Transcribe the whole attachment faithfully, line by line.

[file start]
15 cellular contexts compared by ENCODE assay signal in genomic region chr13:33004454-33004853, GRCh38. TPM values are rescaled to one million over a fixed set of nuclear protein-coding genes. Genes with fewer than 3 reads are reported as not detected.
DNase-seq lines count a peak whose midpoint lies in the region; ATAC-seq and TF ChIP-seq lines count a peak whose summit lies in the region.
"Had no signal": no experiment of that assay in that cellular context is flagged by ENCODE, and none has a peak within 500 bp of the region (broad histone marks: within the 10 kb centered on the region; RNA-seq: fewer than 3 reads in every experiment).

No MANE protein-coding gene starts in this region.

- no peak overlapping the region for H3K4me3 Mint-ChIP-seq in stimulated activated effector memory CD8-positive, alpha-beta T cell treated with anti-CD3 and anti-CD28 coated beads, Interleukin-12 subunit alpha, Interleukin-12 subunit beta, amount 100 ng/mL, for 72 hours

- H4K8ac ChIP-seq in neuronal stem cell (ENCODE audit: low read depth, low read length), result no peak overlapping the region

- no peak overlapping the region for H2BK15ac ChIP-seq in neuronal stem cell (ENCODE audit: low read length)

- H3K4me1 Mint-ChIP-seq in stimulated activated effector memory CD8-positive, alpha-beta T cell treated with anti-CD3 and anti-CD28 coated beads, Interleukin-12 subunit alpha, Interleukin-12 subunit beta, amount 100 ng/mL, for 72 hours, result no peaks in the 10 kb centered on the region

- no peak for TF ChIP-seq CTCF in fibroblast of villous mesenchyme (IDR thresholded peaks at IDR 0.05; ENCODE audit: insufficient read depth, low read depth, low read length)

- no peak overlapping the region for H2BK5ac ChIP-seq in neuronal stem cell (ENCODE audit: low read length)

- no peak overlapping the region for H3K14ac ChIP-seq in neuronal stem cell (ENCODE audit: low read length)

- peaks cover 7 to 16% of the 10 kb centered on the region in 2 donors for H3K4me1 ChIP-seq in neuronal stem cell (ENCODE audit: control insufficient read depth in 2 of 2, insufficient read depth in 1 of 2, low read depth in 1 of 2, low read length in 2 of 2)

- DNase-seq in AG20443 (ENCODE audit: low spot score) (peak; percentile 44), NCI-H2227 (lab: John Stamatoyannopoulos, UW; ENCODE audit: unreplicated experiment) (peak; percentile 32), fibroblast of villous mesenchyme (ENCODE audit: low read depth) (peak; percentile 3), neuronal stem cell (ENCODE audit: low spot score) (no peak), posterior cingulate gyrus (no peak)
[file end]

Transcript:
15 cellular contexts compared by ENCODE assay signal in genomic region chr13:33004454-33004853, GRCh38. TPM values are rescaled to one million over a fixed set of nuclear protein-coding genes. Genes with fewer than 3 reads are reported as not detected.
DNase-seq lines count a peak whose midpoint lies in the region; ATAC-seq and TF ChIP-seq lines count a peak whose summit lies in the region.
"Had no signal": no experiment of that assay in that cellular context is flagged by ENCODE, and none has a peak within 500 bp of the region (broad histone marks: within the 10 kb centered on the region; RNA-seq: fewer than 3 reads in every experiment).

No MANE protein-coding gene starts in this region.

- no peak overlapping the region for H3K4me3 Mint-ChIP-seq in stimulated activated effector memory CD8-positive, alpha-beta T cell treated with anti-CD3 and anti-CD28 coated beads, Interleukin-12 subunit alpha, Interleukin-12 subunit beta, amount 100 ng/mL, for 72 hours

- H4K8ac ChIP-seq in neuronal stem cell (ENCODE audit: low read depth, low read length), result no peak overlapping the region

- no peak overlapping the region for H2BK15ac ChIP-seq in neuronal stem cell (ENCODE audit: low read length)

- H3K4me1 Mint-ChIP-seq in stimulated activated effector memory CD8-positive, alpha-beta T cell treated with anti-CD3 and anti-CD28 coated beads, Interleukin-12 subunit alpha, Interleukin-12 subunit beta, amount 100 ng/mL, for 72 hours, result no peaks in the 10 kb centered on the region

- no peak for TF ChIP-seq CTCF in fibroblast of villous mesenchyme (IDR thresholded peaks at IDR 0.05; ENCODE audit: insufficient read depth, low read depth, low read length)

- no peak overlapping the region for H2BK5ac ChIP-seq in neuronal stem cell (ENCODE audit: low read length)

- no peak overlapping the region for H3K14ac ChIP-seq in neuronal stem cell (ENCODE audit: low read length)

- peaks cover 7 to 16% of the 10 kb centered on the region in 2 donors for H3K4me1 ChIP-seq in neuronal stem cell (ENCODE audit: control insufficient read depth in 2 of 2, insufficient read depth in 1 of 2, low read depth in 1 of 2, low read length in 2 of 2)

- DNase-seq in AG20443 (ENCODE audit: low spot score) (peak; percentile 44), NCI-H2227 (lab: John Stamatoyannopoulos, UW; ENCODE audit: unreplicated experiment) (peak; percentile 32), fibroblast of villous mesenchyme (ENCODE audit: low read depth) (peak; percentile 3), neuronal stem cell (ENCODE audit: low spot score) (no peak), posterior cingulate gyrus (no peak)